We often read or hear about cholesterol and the negative effects too much of it can have on our health. The US Centers for Disease Control reports that 17% of adults age 20 years and over have high blood cholesterol levels, which can lead to atherosclerosis and coronary artery disease (a form of heart disease) which is the number one killer of men and women in the US. If you want to manage your cholesterol, it makes sense to know something about it. So …
What Is Cholesterol and What Does It Do?
Cholesterol is a lipidic, waxy alcohol found in the cell membranes and transported in the blood plasma of all animals. High levels of cholesterol, in circulation within the bloodstream, are associated with atherosclerosis.
Cholesterol can be ingested in the diet, recycled within the body through reabsorption of bile in the digestive tract, and produced de novo. For a person of about 150 pounds (68 kg), typical total body cholesterol content is about 35 g, typical daily dietary intake is 200-300 mg in the United States and societies with similar dietary patterns and 1 g per day is synthesized de novo.
The name cholesterol originates from the Greek chole (bile) and stereos (solid), and the chemical suffix ol for an alcohol, as François Poulletier de la Salle first identified cholesterol in solid form in gallstones, in 1769. However, it was only in 1815 that chemist Eugène Chevreul named the compound “cholesterine”.
Cholesterol is found in every cell in your body and is used by your body to build healthy cells, as well as some vital hormones. It is also nature’s band-aid in the fact that cholesterol seals up cracks and leaks in the blood vessels themselves. These leaks occur when the walls of our blood vessels crack due to stress, pressure and inflammation. If it weren’t for cholesterol chances are we’d die very young from internal bleeding. However …
When you have high cholesterol, you may develop fatty deposits, called plaque, in your blood vessels. This plaque is a form of heart disease called atherosclerosis and eventually, these deposits make it difficult for enough blood to flow through your arteries. And because of these plaque blocked arteries and blood vessels your heart may not get as much oxygen-rich blood as it needs, which increases the risk of a heart attack. Decreased blood flow to your brain can cause a debilitating and/or life-threatening stroke.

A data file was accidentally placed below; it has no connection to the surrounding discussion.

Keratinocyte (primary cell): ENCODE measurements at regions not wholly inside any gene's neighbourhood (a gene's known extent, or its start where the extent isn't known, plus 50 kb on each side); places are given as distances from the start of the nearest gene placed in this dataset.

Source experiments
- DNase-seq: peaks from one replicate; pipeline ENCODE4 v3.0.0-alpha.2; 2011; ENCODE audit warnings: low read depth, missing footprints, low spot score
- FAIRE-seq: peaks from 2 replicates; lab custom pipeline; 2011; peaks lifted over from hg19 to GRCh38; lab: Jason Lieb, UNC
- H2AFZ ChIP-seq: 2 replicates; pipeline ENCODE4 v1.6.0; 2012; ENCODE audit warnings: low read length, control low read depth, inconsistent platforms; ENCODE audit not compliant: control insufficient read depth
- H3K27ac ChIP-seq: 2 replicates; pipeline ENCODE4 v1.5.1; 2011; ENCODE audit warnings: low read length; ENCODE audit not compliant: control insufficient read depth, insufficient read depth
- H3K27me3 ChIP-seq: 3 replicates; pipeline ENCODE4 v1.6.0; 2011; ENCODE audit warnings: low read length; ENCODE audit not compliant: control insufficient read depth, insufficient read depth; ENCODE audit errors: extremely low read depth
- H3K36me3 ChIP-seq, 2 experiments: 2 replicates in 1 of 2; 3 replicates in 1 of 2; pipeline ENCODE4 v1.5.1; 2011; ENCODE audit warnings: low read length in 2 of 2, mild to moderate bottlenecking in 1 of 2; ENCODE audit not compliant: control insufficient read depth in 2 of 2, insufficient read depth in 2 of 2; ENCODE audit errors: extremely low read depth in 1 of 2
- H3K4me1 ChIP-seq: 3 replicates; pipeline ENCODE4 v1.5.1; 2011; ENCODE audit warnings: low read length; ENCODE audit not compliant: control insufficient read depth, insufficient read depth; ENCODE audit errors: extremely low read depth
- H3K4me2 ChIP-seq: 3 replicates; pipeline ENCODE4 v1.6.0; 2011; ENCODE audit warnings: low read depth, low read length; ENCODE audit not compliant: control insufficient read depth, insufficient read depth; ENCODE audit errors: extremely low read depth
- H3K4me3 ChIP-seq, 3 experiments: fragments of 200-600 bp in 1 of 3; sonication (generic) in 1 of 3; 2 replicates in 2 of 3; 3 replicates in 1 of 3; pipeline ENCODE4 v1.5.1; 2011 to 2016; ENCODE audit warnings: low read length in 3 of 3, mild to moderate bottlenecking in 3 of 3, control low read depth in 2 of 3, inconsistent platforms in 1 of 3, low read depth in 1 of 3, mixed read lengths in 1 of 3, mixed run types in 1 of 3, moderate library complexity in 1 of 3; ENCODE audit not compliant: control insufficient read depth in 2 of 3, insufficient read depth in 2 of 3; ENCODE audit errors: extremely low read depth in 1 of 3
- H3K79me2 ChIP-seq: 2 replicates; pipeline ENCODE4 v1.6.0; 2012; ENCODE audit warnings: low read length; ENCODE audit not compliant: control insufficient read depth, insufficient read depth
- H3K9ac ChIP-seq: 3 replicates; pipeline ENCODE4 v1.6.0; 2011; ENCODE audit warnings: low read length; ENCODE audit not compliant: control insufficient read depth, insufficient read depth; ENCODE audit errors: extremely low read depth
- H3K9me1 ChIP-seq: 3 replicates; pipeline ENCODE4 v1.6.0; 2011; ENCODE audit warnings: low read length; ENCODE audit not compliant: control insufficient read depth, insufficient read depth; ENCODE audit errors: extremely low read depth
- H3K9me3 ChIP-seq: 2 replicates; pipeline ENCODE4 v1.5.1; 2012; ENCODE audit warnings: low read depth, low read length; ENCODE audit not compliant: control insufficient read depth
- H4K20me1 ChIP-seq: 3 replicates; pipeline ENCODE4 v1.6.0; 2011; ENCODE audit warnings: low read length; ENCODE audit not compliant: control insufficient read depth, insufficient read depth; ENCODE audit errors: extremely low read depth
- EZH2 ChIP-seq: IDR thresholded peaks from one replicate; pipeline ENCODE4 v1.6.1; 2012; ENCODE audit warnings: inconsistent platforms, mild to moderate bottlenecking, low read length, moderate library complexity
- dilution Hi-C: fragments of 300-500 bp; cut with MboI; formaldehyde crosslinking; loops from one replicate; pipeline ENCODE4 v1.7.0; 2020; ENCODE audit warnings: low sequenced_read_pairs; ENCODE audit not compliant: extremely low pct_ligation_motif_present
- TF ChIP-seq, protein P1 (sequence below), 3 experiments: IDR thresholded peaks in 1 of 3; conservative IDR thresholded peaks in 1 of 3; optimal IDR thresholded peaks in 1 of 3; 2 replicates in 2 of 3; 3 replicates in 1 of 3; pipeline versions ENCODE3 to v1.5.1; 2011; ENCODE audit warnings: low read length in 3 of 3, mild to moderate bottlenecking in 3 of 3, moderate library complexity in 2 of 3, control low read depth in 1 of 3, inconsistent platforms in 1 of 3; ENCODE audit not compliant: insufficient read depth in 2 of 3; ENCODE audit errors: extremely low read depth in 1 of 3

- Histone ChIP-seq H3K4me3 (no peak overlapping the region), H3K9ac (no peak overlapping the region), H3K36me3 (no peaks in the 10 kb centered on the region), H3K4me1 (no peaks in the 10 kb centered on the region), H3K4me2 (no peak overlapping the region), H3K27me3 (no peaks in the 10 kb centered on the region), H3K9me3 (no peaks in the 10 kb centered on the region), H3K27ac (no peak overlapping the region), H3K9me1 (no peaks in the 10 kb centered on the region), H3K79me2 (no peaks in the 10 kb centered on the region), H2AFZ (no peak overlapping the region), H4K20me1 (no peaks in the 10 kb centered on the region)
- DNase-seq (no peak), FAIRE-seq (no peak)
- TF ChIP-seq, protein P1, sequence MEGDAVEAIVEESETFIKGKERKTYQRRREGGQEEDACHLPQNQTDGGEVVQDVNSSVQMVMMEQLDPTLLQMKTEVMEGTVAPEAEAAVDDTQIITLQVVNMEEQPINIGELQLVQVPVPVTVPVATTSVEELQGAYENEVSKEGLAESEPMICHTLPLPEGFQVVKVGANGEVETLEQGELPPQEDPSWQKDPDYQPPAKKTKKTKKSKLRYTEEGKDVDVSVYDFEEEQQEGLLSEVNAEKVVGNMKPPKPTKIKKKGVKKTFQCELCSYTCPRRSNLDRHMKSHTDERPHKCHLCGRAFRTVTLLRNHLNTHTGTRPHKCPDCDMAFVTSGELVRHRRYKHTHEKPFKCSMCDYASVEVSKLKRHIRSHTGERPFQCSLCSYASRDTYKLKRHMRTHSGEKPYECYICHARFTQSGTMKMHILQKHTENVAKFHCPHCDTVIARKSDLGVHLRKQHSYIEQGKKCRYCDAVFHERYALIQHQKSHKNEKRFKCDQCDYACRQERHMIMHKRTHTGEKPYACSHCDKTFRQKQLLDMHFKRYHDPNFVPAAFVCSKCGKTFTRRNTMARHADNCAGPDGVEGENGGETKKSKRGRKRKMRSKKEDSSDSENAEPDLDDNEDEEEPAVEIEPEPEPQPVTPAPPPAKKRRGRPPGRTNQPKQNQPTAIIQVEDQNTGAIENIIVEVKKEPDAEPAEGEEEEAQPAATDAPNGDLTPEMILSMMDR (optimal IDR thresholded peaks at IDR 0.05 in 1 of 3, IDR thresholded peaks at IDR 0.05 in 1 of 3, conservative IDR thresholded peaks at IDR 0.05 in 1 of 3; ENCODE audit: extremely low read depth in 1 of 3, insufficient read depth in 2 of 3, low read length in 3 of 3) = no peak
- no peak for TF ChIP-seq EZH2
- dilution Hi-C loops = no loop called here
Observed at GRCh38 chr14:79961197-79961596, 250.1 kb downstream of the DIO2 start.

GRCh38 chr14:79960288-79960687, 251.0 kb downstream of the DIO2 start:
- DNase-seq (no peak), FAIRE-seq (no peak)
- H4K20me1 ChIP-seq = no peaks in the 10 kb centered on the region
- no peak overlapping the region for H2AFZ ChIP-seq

High cholesterol (hypercholesterolemia) is largely preventable and treatable. A healthy diet, low in fat, high in fiber, with plenty of fruit and vegetables coupled with regular exercise can go a long way toward reducing high cholesterol and if those don’t get the job done there are other ways to safely lower cholesterol.
Our bodies transport cholesterol through the bloodstream in something called “lipoproteins,” which are like small packages composed of fat on the inside and protein on the outside. There are three types of lipoproteins, low density lipoprotein (LDL), very low density lipoprotein (vLDL) and high density lipoprotein (HDL).
Good Guy Vs Bad Guys
The good guy is HDL cholesterol and helps protect us from coronary artery disease. HDL, is like our internal liquid plummer in the regard that it helps clean our vascular system. Since HDL cholesterol helps to keep arterial plaque from forming it is essential that our HDL cholesterol blood serum levels are as high as possible; preferrably at least 40mg/dl and HDL levels of 60mg/dl or more is a good thing indeed.
The bad guys, vLDL and LDL cholesterol, are not natural bad guys. However, the abuse abuse they receive can cause their “turn-coat” ways. The good news is that the “bad cholesterol” can easily be kept from turning bad once you know the secret. However, to learn the secret you’ll need to either do a lot of research or sign up for my free “Reversing Atherosclerosis” eCourse.